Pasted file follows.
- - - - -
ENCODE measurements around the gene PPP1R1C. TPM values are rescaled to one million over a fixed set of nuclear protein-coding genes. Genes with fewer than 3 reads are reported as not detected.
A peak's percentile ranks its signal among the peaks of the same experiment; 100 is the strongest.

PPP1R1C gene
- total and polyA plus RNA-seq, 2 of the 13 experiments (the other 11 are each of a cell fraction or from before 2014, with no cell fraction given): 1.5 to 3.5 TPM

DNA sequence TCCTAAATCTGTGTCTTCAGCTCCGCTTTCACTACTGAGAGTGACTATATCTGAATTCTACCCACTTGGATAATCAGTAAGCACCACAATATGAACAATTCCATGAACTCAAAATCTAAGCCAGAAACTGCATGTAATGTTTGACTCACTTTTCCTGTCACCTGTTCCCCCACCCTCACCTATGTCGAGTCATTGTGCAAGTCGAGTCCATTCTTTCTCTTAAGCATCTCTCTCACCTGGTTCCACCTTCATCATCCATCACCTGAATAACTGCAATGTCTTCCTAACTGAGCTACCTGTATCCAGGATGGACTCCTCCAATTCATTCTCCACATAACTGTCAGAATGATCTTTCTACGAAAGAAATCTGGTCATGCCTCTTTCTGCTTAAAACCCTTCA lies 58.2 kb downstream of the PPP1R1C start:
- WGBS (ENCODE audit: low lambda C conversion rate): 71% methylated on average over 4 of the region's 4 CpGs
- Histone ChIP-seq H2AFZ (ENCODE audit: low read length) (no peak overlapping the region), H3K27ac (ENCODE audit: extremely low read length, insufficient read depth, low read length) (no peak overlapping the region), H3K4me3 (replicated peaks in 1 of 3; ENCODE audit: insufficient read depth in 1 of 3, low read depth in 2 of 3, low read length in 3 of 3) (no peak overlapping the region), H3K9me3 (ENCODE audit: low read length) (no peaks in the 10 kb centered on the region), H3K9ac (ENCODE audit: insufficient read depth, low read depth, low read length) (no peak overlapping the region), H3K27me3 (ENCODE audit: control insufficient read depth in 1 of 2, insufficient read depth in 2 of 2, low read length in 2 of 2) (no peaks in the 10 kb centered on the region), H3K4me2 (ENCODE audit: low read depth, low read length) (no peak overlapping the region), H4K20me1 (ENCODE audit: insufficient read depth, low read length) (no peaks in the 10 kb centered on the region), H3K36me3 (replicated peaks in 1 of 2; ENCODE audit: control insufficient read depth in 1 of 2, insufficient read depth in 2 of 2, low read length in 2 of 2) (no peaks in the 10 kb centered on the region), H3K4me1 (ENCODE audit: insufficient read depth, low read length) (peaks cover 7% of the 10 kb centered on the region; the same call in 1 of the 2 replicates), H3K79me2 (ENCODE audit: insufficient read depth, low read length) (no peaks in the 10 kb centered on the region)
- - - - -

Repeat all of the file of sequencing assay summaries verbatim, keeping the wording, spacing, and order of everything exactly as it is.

ENCODE measurements around the gene PPP1R1C. TPM values are rescaled to one million over a fixed set of nuclear protein-coding genes. Genes with fewer than 3 reads are reported as not detected.
A peak's percentile ranks its signal among the peaks of the same experiment; 100 is the strongest.

PPP1R1C gene
- total and polyA plus RNA-seq, 2 of the 13 experiments (the other 11 are each of a cell fraction or from before 2014, with no cell fraction given): 1.5 to 3.5 TPM

DNA sequence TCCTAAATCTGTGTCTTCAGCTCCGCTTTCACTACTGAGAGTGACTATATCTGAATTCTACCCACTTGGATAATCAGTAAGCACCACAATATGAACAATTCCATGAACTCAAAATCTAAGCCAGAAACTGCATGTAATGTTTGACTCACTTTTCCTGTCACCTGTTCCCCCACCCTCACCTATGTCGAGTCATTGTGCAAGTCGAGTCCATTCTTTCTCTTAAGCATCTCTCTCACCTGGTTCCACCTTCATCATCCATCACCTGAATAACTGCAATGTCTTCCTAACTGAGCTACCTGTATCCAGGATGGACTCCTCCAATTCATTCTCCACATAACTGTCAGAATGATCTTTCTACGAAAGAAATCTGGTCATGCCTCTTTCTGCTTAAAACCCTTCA lies 58.2 kb downstream of the PPP1R1C start:
- WGBS (ENCODE audit: low lambda C conversion rate): 71% methylated on average over 4 of the region's 4 CpGs
- Histone ChIP-seq H2AFZ (ENCODE audit: low read length) (no peak overlapping the region), H3K27ac (ENCODE audit: extremely low read length, insufficient read depth, low read length) (no peak overlapping the region), H3K4me3 (replicated peaks in 1 of 3; ENCODE audit: insufficient read depth in 1 of 3, low read depth in 2 of 3, low read length in 3 of 3) (no peak overlapping the region), H3K9me3 (ENCODE audit: low read length) (no peaks in the 10 kb centered on the region), H3K9ac (ENCODE audit: insufficient read depth, low read depth, low read length) (no peak overlapping the region), H3K27me3 (ENCODE audit: control insufficient read depth in 1 of 2, insufficient read depth in 2 of 2, low read length in 2 of 2) (no peaks in the 10 kb centered on the region), H3K4me2 (ENCODE audit: low read depth, low read length) (no peak overlapping the region), H4K20me1 (ENCODE audit: insufficient read depth, low read length) (no peaks in the 10 kb centered on the region), H3K36me3 (replicated peaks in 1 of 2; ENCODE audit: control insufficient read depth in 1 of 2, insufficient read depth in 2 of 2, low read length in 2 of 2) (no peaks in the 10 kb centered on the region), H3K4me1 (ENCODE audit: insufficient read depth, low read length) (peaks cover 7% of the 10 kb centered on the region; the same call in 1 of the 2 replicates), H3K79me2 (ENCODE audit: insufficient read depth, low read length) (no peaks in the 10 kb centered on the region)